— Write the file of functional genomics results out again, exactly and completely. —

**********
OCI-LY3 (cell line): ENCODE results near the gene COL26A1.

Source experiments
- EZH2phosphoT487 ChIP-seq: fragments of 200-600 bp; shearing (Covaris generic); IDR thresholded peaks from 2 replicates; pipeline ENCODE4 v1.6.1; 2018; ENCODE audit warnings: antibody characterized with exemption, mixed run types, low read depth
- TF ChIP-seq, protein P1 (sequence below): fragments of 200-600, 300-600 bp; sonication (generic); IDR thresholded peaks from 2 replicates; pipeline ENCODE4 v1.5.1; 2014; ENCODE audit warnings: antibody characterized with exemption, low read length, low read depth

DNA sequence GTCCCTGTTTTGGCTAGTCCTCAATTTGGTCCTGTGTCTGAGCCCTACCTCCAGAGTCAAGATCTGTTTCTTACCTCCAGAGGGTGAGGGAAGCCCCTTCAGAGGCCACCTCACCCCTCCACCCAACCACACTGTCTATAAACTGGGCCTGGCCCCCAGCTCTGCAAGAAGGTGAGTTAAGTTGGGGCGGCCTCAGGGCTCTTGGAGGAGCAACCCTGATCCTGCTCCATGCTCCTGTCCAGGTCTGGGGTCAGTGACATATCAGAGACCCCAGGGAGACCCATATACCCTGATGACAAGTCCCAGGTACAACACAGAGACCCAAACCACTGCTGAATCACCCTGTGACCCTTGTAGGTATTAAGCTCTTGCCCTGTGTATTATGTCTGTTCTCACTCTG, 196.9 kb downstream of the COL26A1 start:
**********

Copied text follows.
OCI-LY3 (cell line): ENCODE results near the gene COL26A1.

Source experiments
- EZH2phosphoT487 ChIP-seq: fragments of 200-600 bp; shearing (Covaris generic); IDR thresholded peaks from 2 replicates; pipeline ENCODE4 v1.6.1; 2018; ENCODE audit warnings: antibody characterized with exemption, mixed run types, low read depth
- TF ChIP-seq, protein P1 (sequence below): fragments of 200-600, 300-600 bp; sonication (generic); IDR thresholded peaks from 2 replicates; pipeline ENCODE4 v1.5.1; 2014; ENCODE audit warnings: antibody characterized with exemption, low read length, low read depth

DNA sequence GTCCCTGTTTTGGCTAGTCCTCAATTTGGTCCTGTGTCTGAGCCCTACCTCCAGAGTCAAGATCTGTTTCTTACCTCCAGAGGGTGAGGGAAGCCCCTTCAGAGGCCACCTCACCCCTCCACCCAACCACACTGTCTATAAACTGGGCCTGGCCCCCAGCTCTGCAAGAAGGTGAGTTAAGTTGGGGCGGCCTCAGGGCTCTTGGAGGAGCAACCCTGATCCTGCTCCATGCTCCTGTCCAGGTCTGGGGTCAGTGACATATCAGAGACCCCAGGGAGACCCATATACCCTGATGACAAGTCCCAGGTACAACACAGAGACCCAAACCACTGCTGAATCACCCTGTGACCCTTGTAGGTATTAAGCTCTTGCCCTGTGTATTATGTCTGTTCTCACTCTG, 196.9 kb downstream of the COL26A1 start: